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  10. jonnythan

    jonnythan Professional

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    1.5g per pound is way more than anyone needs.
     
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  11. r2473

    r2473 Legend

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    #11
  12. USERNAME

    USERNAME Professional

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    Not if your trying to increase strength and muscle mass, 1-1.5g per pound is what I was putting down when I started lifting for football and my coaches said it should be at least 1.2g per pound on training days. I supp a whey iso mixer and a preworkout now, still taking in 1.5g of protein on training days for college and the same amount (sometimes more) now while lifting heavier during the summer.
     
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  13. USERNAME

    USERNAME Professional

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    #13
  14. jonnythan

    jonnythan Professional

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    All the research indicates that's way too much.
     
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  15. USERNAME

    USERNAME Professional

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    Another science freak tryna make gains haha! I'll take broscience, my coaches and trainers words, and quite simply the fact that I put on strength and size at a good rate when going with around 1.5g of protein per lb on training days. 1.2-1.7g per lb is where I see the best results in strength gains and recovery time, but you can do whatever the **** you wanna do! Lolz go watch some IanMcCarthy pop tart fitness vids mister research.
     
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  16. r2473

    r2473 Legend

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    no, its not

    just slowly ease back into it

    what type of stuff are you (planning on) doing?
     
    Last edited: Jul 23, 2012
    #16
  17. jonnythan

    jonnythan Professional

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    I will never understand the glorification of ignorance.
     
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  18. USERNAME

    USERNAME Professional

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    I used to be one of those guys that would read every study and article and follow them like law, made good gains but nothing great... Then I started eating bigger cause my coaches said i had to and listening to guys I knew who were yoked outta all hell and what do ya know! Made HUGE strides in strength and size. Kept goin with broscience in college after I totally stopped football and I'm still making gains!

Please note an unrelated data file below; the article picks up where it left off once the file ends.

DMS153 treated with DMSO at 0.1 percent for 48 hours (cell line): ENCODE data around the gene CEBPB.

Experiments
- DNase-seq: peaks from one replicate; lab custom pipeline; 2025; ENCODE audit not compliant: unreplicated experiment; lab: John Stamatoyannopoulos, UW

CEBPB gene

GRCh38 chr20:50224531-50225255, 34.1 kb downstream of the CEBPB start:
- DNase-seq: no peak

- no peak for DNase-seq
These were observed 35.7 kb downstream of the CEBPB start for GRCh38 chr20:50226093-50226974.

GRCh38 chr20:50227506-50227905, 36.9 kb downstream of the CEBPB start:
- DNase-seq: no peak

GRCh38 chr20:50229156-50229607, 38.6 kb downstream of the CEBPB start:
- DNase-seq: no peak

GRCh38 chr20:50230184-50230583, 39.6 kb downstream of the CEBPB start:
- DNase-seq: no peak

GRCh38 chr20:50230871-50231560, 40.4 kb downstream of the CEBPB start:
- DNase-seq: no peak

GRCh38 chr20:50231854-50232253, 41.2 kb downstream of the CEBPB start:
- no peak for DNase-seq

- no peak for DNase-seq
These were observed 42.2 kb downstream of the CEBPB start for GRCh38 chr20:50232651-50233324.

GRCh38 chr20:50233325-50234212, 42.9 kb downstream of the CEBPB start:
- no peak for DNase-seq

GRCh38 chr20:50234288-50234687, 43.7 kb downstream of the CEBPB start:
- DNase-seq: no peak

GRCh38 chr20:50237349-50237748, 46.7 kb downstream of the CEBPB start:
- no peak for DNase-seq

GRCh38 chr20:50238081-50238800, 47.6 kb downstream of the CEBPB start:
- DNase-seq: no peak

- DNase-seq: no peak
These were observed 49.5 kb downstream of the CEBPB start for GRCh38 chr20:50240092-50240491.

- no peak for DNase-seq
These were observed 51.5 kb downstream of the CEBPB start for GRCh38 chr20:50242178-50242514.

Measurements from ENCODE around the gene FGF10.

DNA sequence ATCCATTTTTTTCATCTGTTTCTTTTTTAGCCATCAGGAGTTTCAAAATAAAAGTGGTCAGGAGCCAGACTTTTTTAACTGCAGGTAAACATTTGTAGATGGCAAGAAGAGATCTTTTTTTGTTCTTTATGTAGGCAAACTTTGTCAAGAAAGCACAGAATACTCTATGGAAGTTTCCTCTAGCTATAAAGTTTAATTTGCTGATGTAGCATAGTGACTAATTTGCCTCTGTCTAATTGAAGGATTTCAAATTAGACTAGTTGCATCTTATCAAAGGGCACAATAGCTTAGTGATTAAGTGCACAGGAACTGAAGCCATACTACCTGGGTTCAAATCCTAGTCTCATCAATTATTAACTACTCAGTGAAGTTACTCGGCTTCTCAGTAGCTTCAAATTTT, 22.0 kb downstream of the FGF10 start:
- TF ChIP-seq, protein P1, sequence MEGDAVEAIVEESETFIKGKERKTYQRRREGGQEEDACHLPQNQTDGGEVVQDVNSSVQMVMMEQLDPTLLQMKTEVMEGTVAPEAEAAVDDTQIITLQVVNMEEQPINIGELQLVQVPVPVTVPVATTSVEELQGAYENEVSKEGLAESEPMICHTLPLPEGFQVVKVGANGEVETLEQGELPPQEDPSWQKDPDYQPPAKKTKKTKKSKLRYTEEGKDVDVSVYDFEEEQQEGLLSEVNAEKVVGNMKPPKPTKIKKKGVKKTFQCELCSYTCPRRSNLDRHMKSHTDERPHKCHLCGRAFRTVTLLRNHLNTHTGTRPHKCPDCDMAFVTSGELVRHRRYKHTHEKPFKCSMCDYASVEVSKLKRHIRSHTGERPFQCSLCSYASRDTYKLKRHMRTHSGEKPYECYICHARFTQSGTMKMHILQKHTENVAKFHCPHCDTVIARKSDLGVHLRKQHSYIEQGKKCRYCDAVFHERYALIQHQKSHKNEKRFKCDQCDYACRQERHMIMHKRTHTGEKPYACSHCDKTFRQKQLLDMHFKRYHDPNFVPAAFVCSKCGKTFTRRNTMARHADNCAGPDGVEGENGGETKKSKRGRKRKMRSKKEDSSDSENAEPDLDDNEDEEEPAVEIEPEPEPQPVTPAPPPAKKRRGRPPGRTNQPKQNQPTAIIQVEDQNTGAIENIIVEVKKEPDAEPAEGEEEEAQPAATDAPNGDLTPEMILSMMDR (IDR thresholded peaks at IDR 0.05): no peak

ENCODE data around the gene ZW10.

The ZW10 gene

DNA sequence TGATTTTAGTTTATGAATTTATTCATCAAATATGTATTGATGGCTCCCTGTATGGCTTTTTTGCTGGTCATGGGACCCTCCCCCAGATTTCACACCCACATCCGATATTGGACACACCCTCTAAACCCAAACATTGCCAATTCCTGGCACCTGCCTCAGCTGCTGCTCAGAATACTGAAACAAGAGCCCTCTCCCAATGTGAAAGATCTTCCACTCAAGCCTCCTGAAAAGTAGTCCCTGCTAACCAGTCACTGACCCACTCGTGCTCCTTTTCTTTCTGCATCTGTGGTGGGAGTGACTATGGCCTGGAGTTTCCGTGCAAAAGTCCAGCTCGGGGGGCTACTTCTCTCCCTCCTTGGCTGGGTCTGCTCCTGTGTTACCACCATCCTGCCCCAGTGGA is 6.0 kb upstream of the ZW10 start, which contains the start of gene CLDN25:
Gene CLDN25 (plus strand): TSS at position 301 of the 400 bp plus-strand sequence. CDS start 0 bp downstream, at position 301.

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  19. jonnythan

    jonnythan Professional

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    To get huge you need to eat huge. That's real science, not broscience. Lots of muscles require lots of calories.
     
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  20. PKfan1

    PKfan1 Semi-Pro

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    I apologize, I mixed up my thought, I meant 1.5 g per kg not lb, but I don't know what research you are referring to. 1g per kg is too little for an active adult. Especially if you are getting a lot of exercise and you are trying to gain muscle.
    This is good article. And there are many many more supporting my argument if you just look.
    http://exercise.about.com/cs/nutrition/a/protein_2.htm

    But let me say this, I have no idea what broscience is nor do I want anything to do with it.

    Also let me recommend that you check out www.mobilitywod.com if you are really trying to get in shape.(just ignore all the cf stuff)
    This stuff can help all of us tennis players with flexibility and really help to cut down on the risk of injury and also help in your everyday life.
     
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  21. jonnythan

    jonnythan Professional

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    Ah OK. Big difference! 112g per versus 250g per day difference for me!
     
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  22. PKfan1

    PKfan1 Semi-Pro

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    Also USERNAME, you are on a tennis board. I don't think most of us here are trying to get HUGE, and I'm not sure how you got HUGE gains from the OP's wording "active lifestyle."
     
    #22
  23. USERNAME

    USERNAME Professional

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    I picked tennis over football in HS. I put on weight during my time off from collegiate play now during summer but still play open tourneys 1-2 times a month and hit 4-6 days a week, lifting has never hindered my play and according to my teammates and current coach I lift "big" (compared to football, I see it as wussy shiz). I'm leaner and lighter now than when I played football but still outlift everyone on my team in just about every compound move. That said I'm middle of the pack on my team and a better dubs player, but I'm still competing at a fairly high level.